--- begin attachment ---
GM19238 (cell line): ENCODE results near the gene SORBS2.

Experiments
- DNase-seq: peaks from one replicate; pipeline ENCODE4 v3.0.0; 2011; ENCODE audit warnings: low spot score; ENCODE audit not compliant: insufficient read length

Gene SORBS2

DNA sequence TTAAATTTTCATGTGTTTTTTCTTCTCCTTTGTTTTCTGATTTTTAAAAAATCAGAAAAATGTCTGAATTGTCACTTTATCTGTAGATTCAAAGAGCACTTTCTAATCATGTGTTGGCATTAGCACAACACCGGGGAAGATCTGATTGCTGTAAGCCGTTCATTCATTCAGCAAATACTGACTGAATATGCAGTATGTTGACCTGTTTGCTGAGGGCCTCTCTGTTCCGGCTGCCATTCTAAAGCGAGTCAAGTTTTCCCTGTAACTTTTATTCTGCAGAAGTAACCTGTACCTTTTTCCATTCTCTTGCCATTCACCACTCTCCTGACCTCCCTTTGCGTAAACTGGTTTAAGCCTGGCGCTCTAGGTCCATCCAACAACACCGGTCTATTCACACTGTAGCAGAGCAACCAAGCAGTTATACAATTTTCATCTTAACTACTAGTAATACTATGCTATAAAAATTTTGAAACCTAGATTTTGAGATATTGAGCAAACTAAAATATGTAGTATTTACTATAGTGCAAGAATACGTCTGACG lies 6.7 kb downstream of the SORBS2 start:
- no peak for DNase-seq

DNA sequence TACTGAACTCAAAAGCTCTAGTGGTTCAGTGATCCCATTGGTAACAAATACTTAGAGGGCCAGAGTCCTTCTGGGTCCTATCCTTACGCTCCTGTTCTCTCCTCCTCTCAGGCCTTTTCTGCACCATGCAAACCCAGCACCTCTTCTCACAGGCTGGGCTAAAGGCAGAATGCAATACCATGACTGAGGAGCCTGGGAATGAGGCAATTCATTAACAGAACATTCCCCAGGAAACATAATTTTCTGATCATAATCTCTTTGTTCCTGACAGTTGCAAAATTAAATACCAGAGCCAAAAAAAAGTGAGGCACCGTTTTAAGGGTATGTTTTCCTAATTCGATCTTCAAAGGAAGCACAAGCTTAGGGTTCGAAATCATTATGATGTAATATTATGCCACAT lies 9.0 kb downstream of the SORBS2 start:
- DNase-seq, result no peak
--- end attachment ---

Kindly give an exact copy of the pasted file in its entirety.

GM19238 (cell line): ENCODE results near the gene SORBS2.

Experiments
- DNase-seq: peaks from one replicate; pipeline ENCODE4 v3.0.0; 2011; ENCODE audit warnings: low spot score; ENCODE audit not compliant: insufficient read length

Gene SORBS2

DNA sequence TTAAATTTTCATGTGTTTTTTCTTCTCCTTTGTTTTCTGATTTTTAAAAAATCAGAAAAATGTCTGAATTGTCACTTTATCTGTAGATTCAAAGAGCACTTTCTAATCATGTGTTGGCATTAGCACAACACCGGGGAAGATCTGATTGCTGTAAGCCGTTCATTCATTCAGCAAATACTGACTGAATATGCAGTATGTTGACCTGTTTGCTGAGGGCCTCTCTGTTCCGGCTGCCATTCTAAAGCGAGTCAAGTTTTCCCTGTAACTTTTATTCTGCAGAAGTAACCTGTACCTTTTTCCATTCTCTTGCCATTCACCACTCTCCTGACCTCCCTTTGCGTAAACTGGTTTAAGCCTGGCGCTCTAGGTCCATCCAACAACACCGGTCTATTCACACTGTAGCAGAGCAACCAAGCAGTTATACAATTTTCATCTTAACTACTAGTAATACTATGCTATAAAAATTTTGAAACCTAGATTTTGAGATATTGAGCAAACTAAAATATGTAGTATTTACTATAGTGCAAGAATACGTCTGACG lies 6.7 kb downstream of the SORBS2 start:
- no peak for DNase-seq

DNA sequence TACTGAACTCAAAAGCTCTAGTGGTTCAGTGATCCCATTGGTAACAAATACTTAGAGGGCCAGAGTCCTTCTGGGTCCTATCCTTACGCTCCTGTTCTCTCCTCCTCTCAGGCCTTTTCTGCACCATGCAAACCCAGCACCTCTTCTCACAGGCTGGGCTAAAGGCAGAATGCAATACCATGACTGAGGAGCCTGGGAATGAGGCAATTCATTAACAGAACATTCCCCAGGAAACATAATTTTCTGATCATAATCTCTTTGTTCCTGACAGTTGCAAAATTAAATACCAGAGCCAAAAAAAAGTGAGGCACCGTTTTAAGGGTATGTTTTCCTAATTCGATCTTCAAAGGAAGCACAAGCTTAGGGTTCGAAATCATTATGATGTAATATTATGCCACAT lies 9.0 kb downstream of the SORBS2 start:
- DNase-seq, result no peak